GX3 is one heck of an event filled with panels every single hour. Still, there’s much more in store for attendees then those panels. You see, there’s also an exhibit hall filled with items to buy and even new and upcoming games to try out! I’m going to be honest here: Last year’s expo hall really felt lacking. With that said, most of the conferences and conventions I attend are absolutely massive in scale (ex: E3 and Anime Expo). As such, my perspective is most certainly warped on what makes a “good” size shopping area.
Luckily, I’m glad to report that this year’s hall was not only larger but much more interesting. This time around there were many more exhibitors sharing their wide variety of wares. As with last year, there were a great deal of comic-based booths but you could also find plush, t-shirts, fanart posters, keychains, and a whole bunch of other cute goodies. Thus far I already had to grab myself a new card case to stash my business cards in. There’s definitely some other items I’m planning to go back and by before the show concludes.
Where things get interesting is the inclusion of a multitude of indie game booths within the expo hall. Yes, attendees of GaymerX2 will recall that there were indie games both inside and outside the exhibit hall last year too. Somehow, it just didn’t feel as expansive as it does this year (although the actual number of booths may be the same). In any case, it was especially exciting to see how much crowdfunding-related stuff was on display.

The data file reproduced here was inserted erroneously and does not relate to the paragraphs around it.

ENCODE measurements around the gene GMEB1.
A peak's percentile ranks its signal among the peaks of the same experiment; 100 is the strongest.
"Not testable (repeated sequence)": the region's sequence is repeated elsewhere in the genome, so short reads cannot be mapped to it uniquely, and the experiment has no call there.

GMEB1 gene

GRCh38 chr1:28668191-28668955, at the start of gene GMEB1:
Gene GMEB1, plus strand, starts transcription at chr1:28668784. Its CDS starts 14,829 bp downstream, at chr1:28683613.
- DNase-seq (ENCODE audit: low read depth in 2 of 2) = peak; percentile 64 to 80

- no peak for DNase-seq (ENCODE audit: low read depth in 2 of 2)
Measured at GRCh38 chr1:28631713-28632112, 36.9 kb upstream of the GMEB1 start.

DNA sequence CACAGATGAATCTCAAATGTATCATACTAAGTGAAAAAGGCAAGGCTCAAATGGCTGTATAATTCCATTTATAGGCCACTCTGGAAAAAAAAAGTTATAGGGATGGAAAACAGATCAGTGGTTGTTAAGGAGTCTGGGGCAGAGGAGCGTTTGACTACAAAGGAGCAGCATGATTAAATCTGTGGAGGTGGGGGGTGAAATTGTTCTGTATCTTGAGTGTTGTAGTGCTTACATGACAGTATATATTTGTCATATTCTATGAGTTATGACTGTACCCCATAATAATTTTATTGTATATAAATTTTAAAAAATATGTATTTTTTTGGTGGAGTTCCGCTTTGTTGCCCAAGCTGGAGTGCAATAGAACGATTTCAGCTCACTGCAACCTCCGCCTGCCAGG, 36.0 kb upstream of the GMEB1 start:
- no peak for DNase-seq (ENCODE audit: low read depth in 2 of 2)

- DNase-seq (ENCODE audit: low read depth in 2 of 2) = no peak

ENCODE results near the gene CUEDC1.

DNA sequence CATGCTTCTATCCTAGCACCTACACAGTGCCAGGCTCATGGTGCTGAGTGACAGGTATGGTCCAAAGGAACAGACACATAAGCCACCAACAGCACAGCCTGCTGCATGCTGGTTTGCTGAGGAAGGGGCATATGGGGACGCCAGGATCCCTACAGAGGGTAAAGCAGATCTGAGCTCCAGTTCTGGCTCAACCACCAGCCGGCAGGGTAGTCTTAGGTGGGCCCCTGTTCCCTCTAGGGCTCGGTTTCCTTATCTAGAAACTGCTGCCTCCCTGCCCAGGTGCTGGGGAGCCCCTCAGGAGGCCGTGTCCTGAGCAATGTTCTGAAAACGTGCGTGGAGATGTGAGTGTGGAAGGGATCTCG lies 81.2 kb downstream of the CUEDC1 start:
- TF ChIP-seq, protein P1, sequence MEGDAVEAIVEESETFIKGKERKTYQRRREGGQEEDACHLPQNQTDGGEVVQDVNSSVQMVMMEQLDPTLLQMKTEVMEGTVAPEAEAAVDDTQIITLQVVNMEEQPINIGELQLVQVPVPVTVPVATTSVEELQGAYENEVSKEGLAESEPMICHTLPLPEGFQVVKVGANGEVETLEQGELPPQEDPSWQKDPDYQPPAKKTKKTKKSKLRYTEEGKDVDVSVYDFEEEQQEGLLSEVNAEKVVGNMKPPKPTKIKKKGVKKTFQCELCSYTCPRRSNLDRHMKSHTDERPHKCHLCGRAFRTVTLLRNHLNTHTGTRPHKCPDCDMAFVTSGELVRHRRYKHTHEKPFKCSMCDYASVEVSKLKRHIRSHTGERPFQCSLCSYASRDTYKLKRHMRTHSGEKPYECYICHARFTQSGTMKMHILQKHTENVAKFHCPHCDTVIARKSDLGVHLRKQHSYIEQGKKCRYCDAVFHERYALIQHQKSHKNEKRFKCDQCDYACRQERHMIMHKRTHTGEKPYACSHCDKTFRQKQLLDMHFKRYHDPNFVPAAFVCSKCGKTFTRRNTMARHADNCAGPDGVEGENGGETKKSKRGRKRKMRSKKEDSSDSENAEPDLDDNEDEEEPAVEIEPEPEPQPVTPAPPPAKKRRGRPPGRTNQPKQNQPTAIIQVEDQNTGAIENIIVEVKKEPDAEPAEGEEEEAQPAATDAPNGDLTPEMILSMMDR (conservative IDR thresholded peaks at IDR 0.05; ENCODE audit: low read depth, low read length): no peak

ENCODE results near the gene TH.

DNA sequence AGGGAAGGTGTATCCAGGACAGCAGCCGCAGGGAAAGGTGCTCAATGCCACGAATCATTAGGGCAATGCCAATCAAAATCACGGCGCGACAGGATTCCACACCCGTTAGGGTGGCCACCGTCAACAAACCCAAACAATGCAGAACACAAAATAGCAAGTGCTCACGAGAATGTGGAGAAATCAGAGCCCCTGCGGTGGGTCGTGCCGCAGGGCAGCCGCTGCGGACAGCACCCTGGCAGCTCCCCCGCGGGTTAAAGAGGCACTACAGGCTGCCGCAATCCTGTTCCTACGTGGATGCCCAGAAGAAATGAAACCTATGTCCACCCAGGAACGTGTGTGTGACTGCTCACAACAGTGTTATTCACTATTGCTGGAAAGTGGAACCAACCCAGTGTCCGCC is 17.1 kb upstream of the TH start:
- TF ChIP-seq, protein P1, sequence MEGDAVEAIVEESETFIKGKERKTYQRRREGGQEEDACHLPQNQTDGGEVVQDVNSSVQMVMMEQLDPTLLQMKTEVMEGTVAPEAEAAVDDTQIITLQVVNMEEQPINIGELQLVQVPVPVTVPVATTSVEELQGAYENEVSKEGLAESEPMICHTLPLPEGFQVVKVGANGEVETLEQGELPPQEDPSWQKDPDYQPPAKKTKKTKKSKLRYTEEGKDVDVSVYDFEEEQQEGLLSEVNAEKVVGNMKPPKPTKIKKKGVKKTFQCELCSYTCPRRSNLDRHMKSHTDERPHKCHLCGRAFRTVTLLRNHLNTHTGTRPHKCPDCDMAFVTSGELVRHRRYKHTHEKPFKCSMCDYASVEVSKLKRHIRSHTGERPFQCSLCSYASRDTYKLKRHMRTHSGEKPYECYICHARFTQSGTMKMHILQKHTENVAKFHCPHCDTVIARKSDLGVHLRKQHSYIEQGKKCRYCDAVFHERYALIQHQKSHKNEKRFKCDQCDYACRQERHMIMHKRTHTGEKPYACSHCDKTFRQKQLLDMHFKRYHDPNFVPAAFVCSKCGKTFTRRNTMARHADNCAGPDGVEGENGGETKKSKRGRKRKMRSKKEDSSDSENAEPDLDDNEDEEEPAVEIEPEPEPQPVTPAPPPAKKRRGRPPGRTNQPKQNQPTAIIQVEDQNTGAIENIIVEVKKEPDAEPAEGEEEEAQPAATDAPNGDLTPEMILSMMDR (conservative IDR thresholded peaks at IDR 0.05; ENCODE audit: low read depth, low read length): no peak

The first crowdfunding title I noticed was Super Slam Dunk Touchdown! Sure, it actually didn’t succeed on Kickstarter but the game has continued with steady development regardless. This is exactly the kind of story I love to hear when a project fails to be funded. For the unaware, this is a title that meshes together all sorts of sports into one horrifying and hilarious new sport. Then there were items such as softback copies of Chainmail Bikini, an awesome gaming comic anthology. That Kickstarter did succeed (and quite well).
GX3 convention-goers even got a taste of some exclusives. Here’s a totally non-gaming related example. The Young Protectors is a gay superhero webcomic which funded a hardcopy of Volume 1 on Kickstarter. Even though copies aren’t meant to launch until next year, they received the okay from their backers to bring early copies of the comic to the convention!
I never expected to see crowdfunding to become such a huge part of the landscape at conventions, but it’s definitely becoming the case. E3 revealed much the same to me, as I continuously was going up to indie developer booths and saying “hey, you were on Kickstarter, right?” There are even more projects that have booths at GX3 and were crowdfunded, but this is just a taste of what the expo hall is like. It’s great fun to know that crowdfunding has become a large enough force that many content creators are able to realize their dreams with the help of backers.